The History of Bioidentical Hormones
The interest in bioidentical hormone replacement therapy (BHRT), also known as bioidentical hormone therapy or natural hormone therapy, has grown since the early termination, in 2002, of the Women’s Health Initiative (WHI) trial of synthetic combined estrogen and progestin, FDA approved drugs, for relieving menopausal symptoms. The trial was stopped early because it was found that the women using these hormones had a higher risk of breast cancer, heart disease, stroke, and blood clots.
According to Harvard Medical School, “Even before the WHI results came in, many women were looking for something different to relieve hot flashes, night sweats, and vaginal dryness. Some women disliked the side effects of hormone therapy, such as breast tenderness or bleeding. Others worried about estrogen’s link with breast cancer. Still others were opposed to taking drugs for symptoms because doing so implies that menopause is a disease rather than a normal life passage. Some women objected to the use of pregnant mares’ urine — the source of estrogen in oral conjugated equine estrogens (Premarin), the only estrogen tested in the WHI trial.”
What Are Bioidentical Hormones?
Thus there was a move away from synthetic hormones, hormones synthesised in a pharmaceutical laboratory from synthetic (man-made) chemical compounds, to “natural” hormones, also synthesised in a pharmaceutical laboratory but from plant sources.
The most important difference between the two is the way they act in the human body. The body does not recognise synthetic hormones like Premarin, a synthetic estrogen, and Prempro, a synthetic progesterone, because their molecular structure is different from hormones produced by the human body. This means they are not metabolised well and some researchers believe they can release toxins into the body. However, bioidentical hormones have exactly the same structure as those produced by the body, which means they are easily recognised and used by the body and do not release carcinogens, making many women feel more comfortable about using them.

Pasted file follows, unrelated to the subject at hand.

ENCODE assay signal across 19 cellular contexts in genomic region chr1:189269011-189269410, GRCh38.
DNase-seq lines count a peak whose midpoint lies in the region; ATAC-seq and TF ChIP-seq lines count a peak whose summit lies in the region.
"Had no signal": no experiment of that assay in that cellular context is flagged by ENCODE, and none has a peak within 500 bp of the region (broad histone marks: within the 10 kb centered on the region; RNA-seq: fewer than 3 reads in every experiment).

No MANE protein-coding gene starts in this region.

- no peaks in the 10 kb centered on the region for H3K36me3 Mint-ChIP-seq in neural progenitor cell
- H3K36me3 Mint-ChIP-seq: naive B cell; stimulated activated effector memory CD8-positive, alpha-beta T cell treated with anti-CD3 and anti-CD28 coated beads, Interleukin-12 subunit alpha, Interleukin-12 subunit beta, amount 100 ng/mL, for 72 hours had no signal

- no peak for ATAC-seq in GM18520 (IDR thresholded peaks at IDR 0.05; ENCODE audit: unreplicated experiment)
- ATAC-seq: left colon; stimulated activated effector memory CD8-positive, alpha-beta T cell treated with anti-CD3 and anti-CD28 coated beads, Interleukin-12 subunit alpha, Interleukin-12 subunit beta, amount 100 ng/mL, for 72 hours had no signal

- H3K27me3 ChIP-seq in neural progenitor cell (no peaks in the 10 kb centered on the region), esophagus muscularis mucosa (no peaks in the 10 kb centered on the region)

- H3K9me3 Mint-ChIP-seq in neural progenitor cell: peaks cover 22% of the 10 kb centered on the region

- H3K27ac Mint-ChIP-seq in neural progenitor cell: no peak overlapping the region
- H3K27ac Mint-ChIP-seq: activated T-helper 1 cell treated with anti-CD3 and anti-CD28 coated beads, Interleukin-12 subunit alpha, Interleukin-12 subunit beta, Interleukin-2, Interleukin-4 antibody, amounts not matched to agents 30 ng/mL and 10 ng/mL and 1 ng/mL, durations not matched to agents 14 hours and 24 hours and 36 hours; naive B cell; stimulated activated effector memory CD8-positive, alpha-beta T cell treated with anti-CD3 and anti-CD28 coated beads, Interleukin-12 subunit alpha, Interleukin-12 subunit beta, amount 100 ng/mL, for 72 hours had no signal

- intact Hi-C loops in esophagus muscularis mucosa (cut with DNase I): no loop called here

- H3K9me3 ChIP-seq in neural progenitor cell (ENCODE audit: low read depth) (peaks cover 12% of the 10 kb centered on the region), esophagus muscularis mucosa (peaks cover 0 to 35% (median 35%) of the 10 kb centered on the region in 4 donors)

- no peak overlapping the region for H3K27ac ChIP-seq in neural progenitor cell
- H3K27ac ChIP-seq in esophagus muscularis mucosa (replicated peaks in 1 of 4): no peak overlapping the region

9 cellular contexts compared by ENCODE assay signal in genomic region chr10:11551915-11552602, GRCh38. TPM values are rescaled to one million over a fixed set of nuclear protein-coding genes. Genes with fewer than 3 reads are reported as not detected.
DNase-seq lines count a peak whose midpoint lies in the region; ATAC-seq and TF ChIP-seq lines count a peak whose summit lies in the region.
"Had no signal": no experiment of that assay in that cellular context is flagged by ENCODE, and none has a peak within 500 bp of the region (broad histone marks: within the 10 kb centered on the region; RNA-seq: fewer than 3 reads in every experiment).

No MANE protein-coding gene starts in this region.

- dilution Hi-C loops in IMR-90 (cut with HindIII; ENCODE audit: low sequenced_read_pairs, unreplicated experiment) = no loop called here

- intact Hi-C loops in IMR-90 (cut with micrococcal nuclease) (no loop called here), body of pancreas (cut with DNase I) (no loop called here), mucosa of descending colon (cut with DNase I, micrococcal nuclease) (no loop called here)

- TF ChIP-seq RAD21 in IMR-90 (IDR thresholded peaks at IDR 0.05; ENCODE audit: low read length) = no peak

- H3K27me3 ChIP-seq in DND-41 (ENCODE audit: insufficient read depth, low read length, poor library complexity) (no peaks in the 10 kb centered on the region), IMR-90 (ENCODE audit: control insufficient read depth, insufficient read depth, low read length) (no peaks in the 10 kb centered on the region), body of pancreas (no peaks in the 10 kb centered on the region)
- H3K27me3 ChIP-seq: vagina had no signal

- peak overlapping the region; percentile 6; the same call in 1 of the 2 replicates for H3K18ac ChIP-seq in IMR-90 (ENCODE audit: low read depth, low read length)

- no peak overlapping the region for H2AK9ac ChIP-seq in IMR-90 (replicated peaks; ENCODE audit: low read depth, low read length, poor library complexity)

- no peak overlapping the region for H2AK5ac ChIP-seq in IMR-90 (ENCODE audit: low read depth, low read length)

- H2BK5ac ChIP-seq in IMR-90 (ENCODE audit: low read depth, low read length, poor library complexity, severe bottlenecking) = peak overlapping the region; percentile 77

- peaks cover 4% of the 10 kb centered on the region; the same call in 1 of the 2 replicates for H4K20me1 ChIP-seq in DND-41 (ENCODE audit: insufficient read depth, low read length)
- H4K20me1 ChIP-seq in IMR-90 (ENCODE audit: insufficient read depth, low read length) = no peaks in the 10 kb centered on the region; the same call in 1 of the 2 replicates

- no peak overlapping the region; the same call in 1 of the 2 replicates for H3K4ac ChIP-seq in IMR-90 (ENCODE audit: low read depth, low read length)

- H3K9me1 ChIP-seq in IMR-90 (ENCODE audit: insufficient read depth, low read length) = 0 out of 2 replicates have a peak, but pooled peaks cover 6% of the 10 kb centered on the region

Bioidentical hormones are not just for women. Men too can benefit from using bioidentical hormones to supplement low hormone levels, thus restoring the hormone balance in their system. By restoring a man’s hormones to appropriate levels, BHRT can help eliminate many symptoms associated with aging, low testosterone, and other hormonal imbalances.
How are Bioidentical Hormones Made?
Some bioidentical hormones are made by drug companies, are approved by the FDA, and are sold in standard, usually quite high, one size fits all, doses. Other bioidentical hormone preparations are made at special pharmacies called compounding pharmacies, which make the preparations on a case-by-case basis for each patient. While these “custom-made” preparations are not approved by the FDA they are extremely valuable in that doses can be minutely adjusted in response to minute changes shown in blood tests of a patient’s hormone levels, providing the exact doses of specific hormones required for each person. This acknowledges the fact that each patient has their own unique hormonal system and that their needs may change over time due to various circumstances.
Natural Desiccated Thyroid
Natural desiccated thyroid (NDT) treatment is not usually discussed under the heading of BHRT. However, this preparation, which can also be made in compounding pharmacies, unfortunately not in Singapore, to respond to the exact needs of a hypothyroid patient’s body, is in fact a bioidentical hormone. Desiccated thyroid gives exactly what the body’s own thyroid would be giving: T4, T3, T2, T1 and calcitonin. Many patients who have tried T4-only, or the two synthetics T4 and T3 together, or even straight T3, have found that NDT improves their health and quality of life much more. Old medical journals show that NDT has been used by patients for over 110 years.